Also eligible, of course, would be Game of Thrones in the Dramatic Presentation - Short Form category; we’d recommend nominating “The Watchers on the Wall”, the spectacular Neil Marshall-directed penultimate episode, and GRRM’s own contribution, “The Lion and the Rose”.
Thanks to Harper Collins Voyager, GRRM’s UK publisher, and UK bookseller Waterstones, we have a glimpse at George R.R. Martin’s very early description (Page 1, Page 2, Page 3) of his plan for the then-trilogy A Song of Ice and Fire series. Suffice it to say, it presents a very different story than what we have had so far. In a letter sent to the late Ralph Vicinanza, a literary agent who was one of GRRM’s representatives, George very loosely outlines the three prospective novels of the series, while giving a more detailed description of his plans for the first book, A Game of Thrones.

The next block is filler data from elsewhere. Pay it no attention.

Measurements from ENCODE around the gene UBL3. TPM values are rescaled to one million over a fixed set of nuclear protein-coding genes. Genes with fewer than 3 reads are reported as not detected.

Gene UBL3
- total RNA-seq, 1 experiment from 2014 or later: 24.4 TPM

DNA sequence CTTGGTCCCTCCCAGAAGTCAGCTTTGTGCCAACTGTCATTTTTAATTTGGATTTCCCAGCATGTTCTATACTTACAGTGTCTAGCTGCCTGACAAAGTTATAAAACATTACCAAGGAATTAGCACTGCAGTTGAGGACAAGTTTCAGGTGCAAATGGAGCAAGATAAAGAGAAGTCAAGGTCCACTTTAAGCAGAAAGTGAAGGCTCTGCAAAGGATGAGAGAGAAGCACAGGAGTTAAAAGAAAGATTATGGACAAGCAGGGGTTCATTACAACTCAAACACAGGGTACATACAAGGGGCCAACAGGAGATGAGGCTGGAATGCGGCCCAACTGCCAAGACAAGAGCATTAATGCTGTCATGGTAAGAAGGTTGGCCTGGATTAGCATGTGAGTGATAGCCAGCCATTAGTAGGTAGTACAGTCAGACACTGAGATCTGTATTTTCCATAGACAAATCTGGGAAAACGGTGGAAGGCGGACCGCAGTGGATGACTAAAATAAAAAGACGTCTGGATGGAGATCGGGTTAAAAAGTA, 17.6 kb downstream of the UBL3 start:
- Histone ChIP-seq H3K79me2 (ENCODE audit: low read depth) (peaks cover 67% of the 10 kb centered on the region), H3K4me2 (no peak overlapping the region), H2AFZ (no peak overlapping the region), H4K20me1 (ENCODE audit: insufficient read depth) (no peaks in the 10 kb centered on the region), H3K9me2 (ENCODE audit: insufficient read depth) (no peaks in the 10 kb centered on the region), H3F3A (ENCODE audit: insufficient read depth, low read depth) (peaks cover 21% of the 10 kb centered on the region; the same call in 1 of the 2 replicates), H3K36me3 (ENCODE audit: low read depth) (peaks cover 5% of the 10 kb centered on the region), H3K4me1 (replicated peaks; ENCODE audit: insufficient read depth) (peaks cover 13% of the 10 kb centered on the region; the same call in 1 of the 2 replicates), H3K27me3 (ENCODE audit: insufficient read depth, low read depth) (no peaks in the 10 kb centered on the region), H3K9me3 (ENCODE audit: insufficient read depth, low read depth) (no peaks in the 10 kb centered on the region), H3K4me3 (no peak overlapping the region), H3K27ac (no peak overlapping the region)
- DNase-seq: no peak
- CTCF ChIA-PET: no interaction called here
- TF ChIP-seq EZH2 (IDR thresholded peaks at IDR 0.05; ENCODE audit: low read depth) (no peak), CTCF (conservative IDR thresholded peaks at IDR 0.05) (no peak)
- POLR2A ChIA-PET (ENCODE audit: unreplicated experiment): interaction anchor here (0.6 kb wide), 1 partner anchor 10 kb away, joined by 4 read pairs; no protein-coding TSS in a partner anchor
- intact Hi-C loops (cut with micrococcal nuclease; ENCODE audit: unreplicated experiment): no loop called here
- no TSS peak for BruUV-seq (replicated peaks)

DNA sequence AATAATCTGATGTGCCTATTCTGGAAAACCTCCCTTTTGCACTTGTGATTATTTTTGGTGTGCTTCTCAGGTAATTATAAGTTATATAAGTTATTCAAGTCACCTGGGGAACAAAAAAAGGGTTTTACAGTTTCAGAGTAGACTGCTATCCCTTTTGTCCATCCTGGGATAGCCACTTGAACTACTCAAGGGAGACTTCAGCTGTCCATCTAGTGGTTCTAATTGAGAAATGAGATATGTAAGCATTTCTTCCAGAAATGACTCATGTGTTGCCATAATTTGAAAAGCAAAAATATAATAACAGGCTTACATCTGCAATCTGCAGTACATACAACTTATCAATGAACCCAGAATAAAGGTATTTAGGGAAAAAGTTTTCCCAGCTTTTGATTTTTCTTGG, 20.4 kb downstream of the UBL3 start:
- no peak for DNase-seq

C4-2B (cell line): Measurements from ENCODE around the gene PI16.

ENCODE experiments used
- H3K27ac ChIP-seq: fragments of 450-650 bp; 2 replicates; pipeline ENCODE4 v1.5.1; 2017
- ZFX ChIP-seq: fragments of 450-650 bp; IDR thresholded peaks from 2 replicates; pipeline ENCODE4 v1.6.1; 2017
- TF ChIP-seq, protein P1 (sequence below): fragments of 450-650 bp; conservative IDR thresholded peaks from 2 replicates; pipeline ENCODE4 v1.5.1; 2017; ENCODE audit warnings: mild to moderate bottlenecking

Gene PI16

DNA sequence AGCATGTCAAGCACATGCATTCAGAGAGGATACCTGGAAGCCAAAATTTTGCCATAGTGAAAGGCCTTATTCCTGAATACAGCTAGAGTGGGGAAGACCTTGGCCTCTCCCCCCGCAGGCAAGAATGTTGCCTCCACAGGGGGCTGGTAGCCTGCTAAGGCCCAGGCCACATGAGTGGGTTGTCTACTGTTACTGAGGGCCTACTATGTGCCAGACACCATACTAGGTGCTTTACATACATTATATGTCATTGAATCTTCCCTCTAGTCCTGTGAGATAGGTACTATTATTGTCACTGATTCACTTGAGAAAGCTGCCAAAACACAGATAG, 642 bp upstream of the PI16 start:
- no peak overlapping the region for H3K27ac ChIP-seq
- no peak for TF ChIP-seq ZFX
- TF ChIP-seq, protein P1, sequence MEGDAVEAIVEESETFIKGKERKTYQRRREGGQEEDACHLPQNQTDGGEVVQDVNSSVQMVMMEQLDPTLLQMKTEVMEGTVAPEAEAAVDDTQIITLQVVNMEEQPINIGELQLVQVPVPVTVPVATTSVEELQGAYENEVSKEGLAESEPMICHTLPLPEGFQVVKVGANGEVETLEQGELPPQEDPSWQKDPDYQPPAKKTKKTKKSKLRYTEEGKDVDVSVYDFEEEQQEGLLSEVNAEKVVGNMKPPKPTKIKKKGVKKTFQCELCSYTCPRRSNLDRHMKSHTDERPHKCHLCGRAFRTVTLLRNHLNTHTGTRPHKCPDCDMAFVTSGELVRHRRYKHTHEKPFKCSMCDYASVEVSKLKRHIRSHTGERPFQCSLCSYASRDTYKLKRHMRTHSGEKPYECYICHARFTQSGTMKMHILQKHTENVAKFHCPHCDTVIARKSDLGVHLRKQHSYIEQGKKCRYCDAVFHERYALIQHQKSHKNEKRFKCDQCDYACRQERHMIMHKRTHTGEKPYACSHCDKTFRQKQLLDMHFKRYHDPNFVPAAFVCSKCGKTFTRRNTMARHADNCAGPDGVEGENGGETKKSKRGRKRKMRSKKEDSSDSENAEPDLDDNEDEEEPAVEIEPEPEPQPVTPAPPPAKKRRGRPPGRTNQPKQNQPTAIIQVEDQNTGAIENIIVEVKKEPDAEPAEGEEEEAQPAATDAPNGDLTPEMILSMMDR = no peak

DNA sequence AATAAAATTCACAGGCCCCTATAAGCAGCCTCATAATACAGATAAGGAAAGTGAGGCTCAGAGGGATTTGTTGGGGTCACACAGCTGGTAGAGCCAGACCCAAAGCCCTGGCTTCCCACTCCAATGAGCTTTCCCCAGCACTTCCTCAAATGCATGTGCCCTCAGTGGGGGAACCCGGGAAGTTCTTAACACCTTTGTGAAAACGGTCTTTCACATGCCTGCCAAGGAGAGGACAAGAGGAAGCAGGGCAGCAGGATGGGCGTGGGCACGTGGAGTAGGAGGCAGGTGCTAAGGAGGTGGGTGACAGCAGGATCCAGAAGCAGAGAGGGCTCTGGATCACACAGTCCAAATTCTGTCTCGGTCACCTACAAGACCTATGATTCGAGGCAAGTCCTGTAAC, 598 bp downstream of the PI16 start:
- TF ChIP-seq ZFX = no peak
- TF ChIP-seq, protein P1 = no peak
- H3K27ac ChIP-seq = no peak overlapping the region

It’s quite the eye-opener, showing how much the narrative evolved from its earliest beginnings.
According to Variety, it looks like more George R.R. Martin work is going to hit the silver screen. According to the report, In the Lost Lands will go into production in the fourth quarter of this year and may potentially star Milla Jovovich, who is said to be in talks. The film’s story appears to be based on three of Martin’s short stories: the eponymous “In the Lost Lands”, featuring a sorceress called Gray Alys (the role Jovovich will prospectively play); “The Lonely Songs of Laren Dorr” (available online at Fantasy Magazine); and a personal favorite of mine, “Bitterblooms”, one of a number of GRRM’s stories inspired by songs (in this case, Leonard Cohen’s “Suzanne”).